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One Big Self by C.D. Wright

One Big Self is a poetry collection inspired by, and meant to record, visits to three Louisiana prisons. C.D. Wright accompanied photographer Deborah Luster on a few of the latter’s trips, and the poems in this collection borrow heavily from the speech of inmates–their vernacular, their direct quotations and their concerns–as well as from signage and other found text. Some of the words on the page are Wright’s, but some are collected. Themes include family ties; the trauma and damage caused by incarceration; and the boom of the for-profit prison industry. Of course much of the subject matter refers to violence, crime, faith, and local culture.

Especially because these are offered to me as persona poems, I am very curious to know how much is transcribed directly as found speech and how much it has been manipulated. Unlike the other persona poems I’ve just read (Patricia Smith’s “Skinhead,” Shara McCallum’s “Calypso,” Ted Hughes’ “Hawk Roosting”), these do not read to me as being about one persona per poem, but rather the collective–the persona of the incarcerated mother, say–by a series of individual contributions. This concept is in the book’s title, One Big Self.

It’s hard for me to see from here who said what. Sometimes individual lines are attributed, but often I’m left wondering. Which lines are quotations, which paraphrases? Why skip the quotation marks, which would have made clear where the speaker stops and the poet begins? And what does each choice contribute–the inmate’s words, against those of other inmates, or against Wright’s?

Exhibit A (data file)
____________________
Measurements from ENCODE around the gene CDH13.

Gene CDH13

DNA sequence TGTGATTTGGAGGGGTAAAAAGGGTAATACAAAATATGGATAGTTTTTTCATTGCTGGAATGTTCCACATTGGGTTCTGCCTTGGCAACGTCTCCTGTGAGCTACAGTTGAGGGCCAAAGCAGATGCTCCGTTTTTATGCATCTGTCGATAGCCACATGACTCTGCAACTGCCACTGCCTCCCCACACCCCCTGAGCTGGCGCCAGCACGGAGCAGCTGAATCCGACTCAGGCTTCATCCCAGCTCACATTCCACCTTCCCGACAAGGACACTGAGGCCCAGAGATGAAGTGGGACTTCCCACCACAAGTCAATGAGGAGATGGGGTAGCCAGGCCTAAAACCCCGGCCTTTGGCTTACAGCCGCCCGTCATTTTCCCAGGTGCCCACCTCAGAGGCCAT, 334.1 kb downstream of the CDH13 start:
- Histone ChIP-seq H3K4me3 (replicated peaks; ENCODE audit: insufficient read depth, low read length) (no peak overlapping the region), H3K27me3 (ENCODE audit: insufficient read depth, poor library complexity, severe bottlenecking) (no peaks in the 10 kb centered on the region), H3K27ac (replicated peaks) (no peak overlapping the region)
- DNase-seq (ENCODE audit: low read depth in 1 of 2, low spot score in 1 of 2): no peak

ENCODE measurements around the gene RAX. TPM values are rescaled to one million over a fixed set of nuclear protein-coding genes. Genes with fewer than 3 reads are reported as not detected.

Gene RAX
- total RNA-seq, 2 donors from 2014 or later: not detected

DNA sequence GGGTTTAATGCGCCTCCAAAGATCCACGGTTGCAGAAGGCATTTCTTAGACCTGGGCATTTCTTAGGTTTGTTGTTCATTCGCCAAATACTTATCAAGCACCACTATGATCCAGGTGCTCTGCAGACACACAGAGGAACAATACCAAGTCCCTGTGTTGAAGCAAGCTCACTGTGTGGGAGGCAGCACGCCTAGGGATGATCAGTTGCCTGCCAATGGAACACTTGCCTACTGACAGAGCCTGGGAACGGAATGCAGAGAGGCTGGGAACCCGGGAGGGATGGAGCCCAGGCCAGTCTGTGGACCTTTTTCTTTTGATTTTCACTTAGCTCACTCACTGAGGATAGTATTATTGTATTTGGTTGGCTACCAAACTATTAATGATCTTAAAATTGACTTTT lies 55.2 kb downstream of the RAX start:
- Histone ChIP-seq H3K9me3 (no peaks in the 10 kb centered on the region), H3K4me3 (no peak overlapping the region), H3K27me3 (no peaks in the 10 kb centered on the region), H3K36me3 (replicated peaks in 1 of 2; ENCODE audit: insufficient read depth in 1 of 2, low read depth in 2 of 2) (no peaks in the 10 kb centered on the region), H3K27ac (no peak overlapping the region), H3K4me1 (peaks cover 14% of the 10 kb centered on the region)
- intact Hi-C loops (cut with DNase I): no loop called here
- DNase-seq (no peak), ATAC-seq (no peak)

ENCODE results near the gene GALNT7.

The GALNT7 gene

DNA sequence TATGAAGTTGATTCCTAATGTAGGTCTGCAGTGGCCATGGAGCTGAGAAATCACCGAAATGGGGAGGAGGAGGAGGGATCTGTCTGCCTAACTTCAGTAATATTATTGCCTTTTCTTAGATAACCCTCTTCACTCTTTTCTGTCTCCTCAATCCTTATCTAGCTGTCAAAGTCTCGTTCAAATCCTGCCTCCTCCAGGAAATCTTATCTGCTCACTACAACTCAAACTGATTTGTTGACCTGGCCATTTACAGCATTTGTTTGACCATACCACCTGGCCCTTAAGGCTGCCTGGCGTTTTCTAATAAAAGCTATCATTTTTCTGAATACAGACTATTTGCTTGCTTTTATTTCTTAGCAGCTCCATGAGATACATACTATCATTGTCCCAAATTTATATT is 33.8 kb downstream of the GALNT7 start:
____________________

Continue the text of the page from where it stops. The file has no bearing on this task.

Sometimes the references or language hint towards Wright. This is my bias at work: when I have to look up a word or a name, I suspect that it’s a decorated poet and not a prison inmate speaking. I looked up terms like cicatrix; the Heisenberg principle; Gramsci; Fila Brasileiro; metonymy; Cioran. Cultural references like these, that go outside of Angola, Louisiana, feel external to the personas in focus here. On the other hand, certain repeated phrases fit our expectations of the setting and scenario: “She was a slab of a woman.” “That’s the tattoo that says Real Men Eat Pussy.” Mostly, I’m guessing whose speech is whose. And perhaps this guessing game, this blurring of the lines between poet/recorder and inmate, is what’s really being got at by Wright’s project, and by her title, “one big self.”

I can only close by repeating my usual lines about poetry. This was pleasant and thought-provoking to read. I like it. I don’t understand it.


Rating: 7 plastic soapdishes.

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